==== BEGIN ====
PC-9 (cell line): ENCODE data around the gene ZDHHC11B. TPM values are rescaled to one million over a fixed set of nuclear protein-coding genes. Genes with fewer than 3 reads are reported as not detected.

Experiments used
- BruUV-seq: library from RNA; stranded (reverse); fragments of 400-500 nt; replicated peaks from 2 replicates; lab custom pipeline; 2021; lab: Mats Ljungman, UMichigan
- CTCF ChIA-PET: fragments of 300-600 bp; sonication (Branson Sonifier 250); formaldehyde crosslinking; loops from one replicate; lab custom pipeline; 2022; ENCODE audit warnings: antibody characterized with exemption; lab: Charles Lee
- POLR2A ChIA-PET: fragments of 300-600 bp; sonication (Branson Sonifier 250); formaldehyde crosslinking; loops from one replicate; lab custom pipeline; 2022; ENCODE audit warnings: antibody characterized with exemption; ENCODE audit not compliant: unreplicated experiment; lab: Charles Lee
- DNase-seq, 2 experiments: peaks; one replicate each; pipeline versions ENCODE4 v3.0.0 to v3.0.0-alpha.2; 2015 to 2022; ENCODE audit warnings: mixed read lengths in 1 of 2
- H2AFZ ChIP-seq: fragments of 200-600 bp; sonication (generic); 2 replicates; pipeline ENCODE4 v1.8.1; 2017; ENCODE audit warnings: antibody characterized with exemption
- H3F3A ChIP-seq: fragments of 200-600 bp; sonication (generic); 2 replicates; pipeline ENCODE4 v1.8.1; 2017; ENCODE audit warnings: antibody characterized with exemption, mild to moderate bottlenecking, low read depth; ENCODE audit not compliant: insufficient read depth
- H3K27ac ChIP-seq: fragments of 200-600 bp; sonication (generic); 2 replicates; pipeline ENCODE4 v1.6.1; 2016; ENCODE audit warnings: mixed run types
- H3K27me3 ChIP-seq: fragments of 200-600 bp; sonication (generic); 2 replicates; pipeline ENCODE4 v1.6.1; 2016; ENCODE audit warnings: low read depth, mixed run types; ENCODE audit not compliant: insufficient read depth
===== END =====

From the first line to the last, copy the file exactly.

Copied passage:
PC-9 (cell line): ENCODE data around the gene ZDHHC11B. TPM values are rescaled to one million over a fixed set of nuclear protein-coding genes. Genes with fewer than 3 reads are reported as not detected.

Experiments used
- BruUV-seq: library from RNA; stranded (reverse); fragments of 400-500 nt; replicated peaks from 2 replicates; lab custom pipeline; 2021; lab: Mats Ljungman, UMichigan
- CTCF ChIA-PET: fragments of 300-600 bp; sonication (Branson Sonifier 250); formaldehyde crosslinking; loops from one replicate; lab custom pipeline; 2022; ENCODE audit warnings: antibody characterized with exemption; lab: Charles Lee
- POLR2A ChIA-PET: fragments of 300-600 bp; sonication (Branson Sonifier 250); formaldehyde crosslinking; loops from one replicate; lab custom pipeline; 2022; ENCODE audit warnings: antibody characterized with exemption; ENCODE audit not compliant: unreplicated experiment; lab: Charles Lee
- DNase-seq, 2 experiments: peaks; one replicate each; pipeline versions ENCODE4 v3.0.0 to v3.0.0-alpha.2; 2015 to 2022; ENCODE audit warnings: mixed read lengths in 1 of 2
- H2AFZ ChIP-seq: fragments of 200-600 bp; sonication (generic); 2 replicates; pipeline ENCODE4 v1.8.1; 2017; ENCODE audit warnings: antibody characterized with exemption
- H3F3A ChIP-seq: fragments of 200-600 bp; sonication (generic); 2 replicates; pipeline ENCODE4 v1.8.1; 2017; ENCODE audit warnings: antibody characterized with exemption, mild to moderate bottlenecking, low read depth; ENCODE audit not compliant: insufficient read depth
- H3K27ac ChIP-seq: fragments of 200-600 bp; sonication (generic); 2 replicates; pipeline ENCODE4 v1.6.1; 2016; ENCODE audit warnings: mixed run types
- H3K27me3 ChIP-seq: fragments of 200-600 bp; sonication (generic); 2 replicates; pipeline ENCODE4 v1.6.1; 2016; ENCODE audit warnings: low read depth, mixed run types; ENCODE audit not compliant: insufficient read depth